BRAFTOVI® Use in Specific Populations

(encorafenib)

8 USE IN SPECIFIC POPULATIONS

8.1 Pregnancy

Risk Summary

Based on its mechanism of action, BRAFTOVI can cause fetal harm when administered to a pregnant woman [see Clinical Pharmacology (12.1)]. There are no available clinical data on the use of BRAFTOVI during pregnancy. In animal reproduction studies, encorafenib produced embryo-fetal developmental changes in rats and rabbits and was an abortifacient in rabbits at doses greater than or equal to those resulting in exposures approximately 26 (in the rat) and 178 (in the rabbit) times the human exposure at the clinical dose of 450 mg, with no clear findings at lower doses (see Data). Advise pregnant women and females of reproductive potential of the potential risk to a fetus.

In the U.S. general population, the estimated background risk of major birth defects and miscarriage in clinically recognized pregnancies is 2% to 4% and 15% to 20%, respectively.

Data

Animal Data

In reproductive toxicity studies, administration of encorafenib to rats during the period of organogenesis resulted in maternal toxicity, decreased fetal weights, and increased incidence of total skeletal variations at a dose of 20 mg/kg/day (approximately 26 times the human exposure based on area under the concentration-time curve [AUC] at the recommended clinical dose of 450 mg once daily). In pregnant rabbits, administration of encorafenib during the period of organogenesis resulted in maternal toxicity, decreased fetal body weights, increased incidence of total skeletal variations and increased post-implantation loss, including total loss of pregnancy at a dose of 75 mg/kg/day (approximately 178 times the human exposure based on AUC at the recommended clinical dose of 450 mg once daily). While formal placental transfer studies have not been performed, encorafenib exposure in the fetal plasma of both rats and rabbits was up to 1.7% and 0.8%, respectively, of maternal exposure.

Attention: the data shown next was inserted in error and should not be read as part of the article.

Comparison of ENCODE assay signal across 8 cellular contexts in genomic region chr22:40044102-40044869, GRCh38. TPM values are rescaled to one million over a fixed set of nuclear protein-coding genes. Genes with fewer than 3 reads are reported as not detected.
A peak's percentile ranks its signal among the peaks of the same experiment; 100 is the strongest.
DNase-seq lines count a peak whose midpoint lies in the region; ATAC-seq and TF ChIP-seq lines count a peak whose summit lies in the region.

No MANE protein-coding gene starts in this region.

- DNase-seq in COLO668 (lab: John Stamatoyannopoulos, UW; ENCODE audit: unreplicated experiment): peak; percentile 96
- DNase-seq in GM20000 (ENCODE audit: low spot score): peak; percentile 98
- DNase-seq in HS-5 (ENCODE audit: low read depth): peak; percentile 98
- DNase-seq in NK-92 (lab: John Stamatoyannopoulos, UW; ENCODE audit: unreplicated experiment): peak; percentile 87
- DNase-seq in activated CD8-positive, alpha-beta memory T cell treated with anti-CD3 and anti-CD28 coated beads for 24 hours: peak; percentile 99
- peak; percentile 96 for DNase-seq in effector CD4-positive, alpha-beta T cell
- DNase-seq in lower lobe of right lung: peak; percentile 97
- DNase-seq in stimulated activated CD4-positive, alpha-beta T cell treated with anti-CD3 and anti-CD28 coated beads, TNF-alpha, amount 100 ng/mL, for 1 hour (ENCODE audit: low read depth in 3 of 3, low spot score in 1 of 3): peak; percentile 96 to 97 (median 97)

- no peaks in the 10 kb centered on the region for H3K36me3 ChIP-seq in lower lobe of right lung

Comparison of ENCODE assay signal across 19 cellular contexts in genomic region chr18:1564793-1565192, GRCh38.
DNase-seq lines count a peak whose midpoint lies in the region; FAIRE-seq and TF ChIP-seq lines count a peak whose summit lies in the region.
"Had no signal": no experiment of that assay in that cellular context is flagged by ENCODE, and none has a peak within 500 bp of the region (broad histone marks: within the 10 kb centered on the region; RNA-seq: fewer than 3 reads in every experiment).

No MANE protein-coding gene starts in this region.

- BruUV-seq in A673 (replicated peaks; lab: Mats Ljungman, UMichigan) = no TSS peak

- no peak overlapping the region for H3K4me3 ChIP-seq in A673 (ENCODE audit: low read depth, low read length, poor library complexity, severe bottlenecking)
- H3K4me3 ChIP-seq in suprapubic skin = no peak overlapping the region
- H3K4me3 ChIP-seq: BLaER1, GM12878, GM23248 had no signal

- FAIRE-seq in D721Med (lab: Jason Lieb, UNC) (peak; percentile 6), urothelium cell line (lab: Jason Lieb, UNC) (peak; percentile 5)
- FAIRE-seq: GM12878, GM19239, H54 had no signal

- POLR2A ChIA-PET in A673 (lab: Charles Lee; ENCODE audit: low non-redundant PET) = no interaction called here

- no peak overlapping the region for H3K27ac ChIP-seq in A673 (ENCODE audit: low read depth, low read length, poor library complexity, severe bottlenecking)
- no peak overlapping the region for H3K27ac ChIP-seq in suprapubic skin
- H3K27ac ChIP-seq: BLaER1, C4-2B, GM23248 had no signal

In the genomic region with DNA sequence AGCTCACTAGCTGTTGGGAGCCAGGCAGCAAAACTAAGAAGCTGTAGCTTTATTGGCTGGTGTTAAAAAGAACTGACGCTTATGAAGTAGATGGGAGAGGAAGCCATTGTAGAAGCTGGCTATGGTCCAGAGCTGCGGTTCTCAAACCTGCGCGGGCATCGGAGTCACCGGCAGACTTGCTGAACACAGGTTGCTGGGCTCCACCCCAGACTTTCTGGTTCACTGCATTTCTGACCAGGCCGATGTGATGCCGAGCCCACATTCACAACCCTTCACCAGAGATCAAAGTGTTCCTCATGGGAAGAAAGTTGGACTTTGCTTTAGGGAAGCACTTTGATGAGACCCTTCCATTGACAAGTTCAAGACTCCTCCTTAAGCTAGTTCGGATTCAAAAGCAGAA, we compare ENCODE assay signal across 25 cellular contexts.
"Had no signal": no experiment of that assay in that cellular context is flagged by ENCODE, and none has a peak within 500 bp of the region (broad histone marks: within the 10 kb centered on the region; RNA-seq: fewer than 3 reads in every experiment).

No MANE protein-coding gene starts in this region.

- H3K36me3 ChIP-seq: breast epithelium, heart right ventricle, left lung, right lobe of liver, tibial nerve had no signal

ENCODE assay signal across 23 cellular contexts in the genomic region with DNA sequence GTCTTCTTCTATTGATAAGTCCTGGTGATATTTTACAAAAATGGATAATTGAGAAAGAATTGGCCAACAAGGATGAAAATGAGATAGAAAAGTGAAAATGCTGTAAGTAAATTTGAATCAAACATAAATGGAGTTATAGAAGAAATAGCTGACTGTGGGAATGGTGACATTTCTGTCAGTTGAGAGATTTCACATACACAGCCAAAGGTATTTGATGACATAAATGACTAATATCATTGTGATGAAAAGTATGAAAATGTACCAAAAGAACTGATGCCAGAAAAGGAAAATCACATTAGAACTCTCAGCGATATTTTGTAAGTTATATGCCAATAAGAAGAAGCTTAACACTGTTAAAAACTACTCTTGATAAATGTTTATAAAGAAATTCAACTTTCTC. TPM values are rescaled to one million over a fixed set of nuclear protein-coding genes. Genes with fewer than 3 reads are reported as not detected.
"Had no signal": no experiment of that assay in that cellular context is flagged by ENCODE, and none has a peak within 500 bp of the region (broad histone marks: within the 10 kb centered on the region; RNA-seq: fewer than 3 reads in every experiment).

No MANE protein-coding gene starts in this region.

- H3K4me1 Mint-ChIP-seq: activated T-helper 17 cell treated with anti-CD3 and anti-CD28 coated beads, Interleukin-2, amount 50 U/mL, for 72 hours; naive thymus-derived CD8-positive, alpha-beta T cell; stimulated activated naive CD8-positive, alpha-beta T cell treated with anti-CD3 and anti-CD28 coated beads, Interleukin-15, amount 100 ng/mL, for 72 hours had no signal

8.2 Lactation

Risk Summary

There are no data on the presence of encorafenib or its metabolites in human milk or the effects of encorafenib on the breastfed child, or the effects on milk production. Because of the potential for serious adverse reactions in a breastfed child from BRAFTOVI, advise women not to breastfeed during treatment with BRAFTOVI and for 2 weeks after the last dose.

8.3 Females and Males of Reproductive Potential

BRAFTOVI can cause fetal harm when administered to a pregnant woman [see Use in Specific Populations (8.1)].

Pregnancy Testing

Verify the pregnancy status of females of reproductive potential prior to initiating BRAFTOVI [see Use in Specific Populations (8.1)].

Contraception

Females

Advise females of reproductive potential to use effective contraception during treatment with BRAFTOVI and for 2 weeks after the last dose. Counsel patients to use a non-hormonal method of contraception since BRAFTOVI has the potential to render hormonal contraceptives ineffective [see Drug Interactions (7.2)].

Infertility

Males

Based on findings in male rats at doses approximately 13 times the human exposure at the 450 mg clinical dose, use of BRAFTOVI may impact fertility in males [see Nonclinical Toxicology (13.1)].

8.4 Pediatric Use

The safety and effectiveness of BRAFTOVI have not been established in pediatric patients.

8.5 Geriatric Use

Of the 690 patients with BRAF mutation-positive melanoma who received BRAFTOVI in combination with binimetinib across multiple clinical trials, 20% were aged 65 to 74 years and 8% were aged 75 years and older [see Clinical Studies (14.1)].

Of the 216 patients with BRAF V600E mutation-positive metastatic CRC who received BRAFTOVI in combination with cetuximab, 62 (29%) were 65 years of age to up to 75 years of age, while 20 (9%) were 75 years of age and over [see Clinical Studies (14.2)].

Of the 98 patients with BRAF V600E mutation-positive metastatic NSCLC who received BRAFTOVI with binimetinib, 62 (63%) were 65 years of age and over and 20 (20%) were 75 years and over [see Clinical Studies (14.3)].

No overall differences in the safety or effectiveness of BRAFTOVI plus binimetinib or BRAFTOVI plus cetuximab were observed in older patients as compared to younger patients.

8.6 Hepatic Impairment

No BRAFTOVI dosage adjustment is recommended in patients with mild hepatic impairment (Child-Pugh Class A) [see Clinical Pharmacology (12.3)]. A recommended dosage has not been established in patients with moderate (Child-Pugh Class B) or severe (Child-Pugh Class C) hepatic impairment.

8.7 Renal Impairment

No BRAFTOVI dosage adjustment is recommended in patients with mild to moderate renal impairment (CLcr 30 to <90 mL/min) [see Clinical Pharmacology (12.3)]. A recommended dosage has not been established in patients with severe renal impairment (CLcr <30 mL/min).

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Use in Specific Populations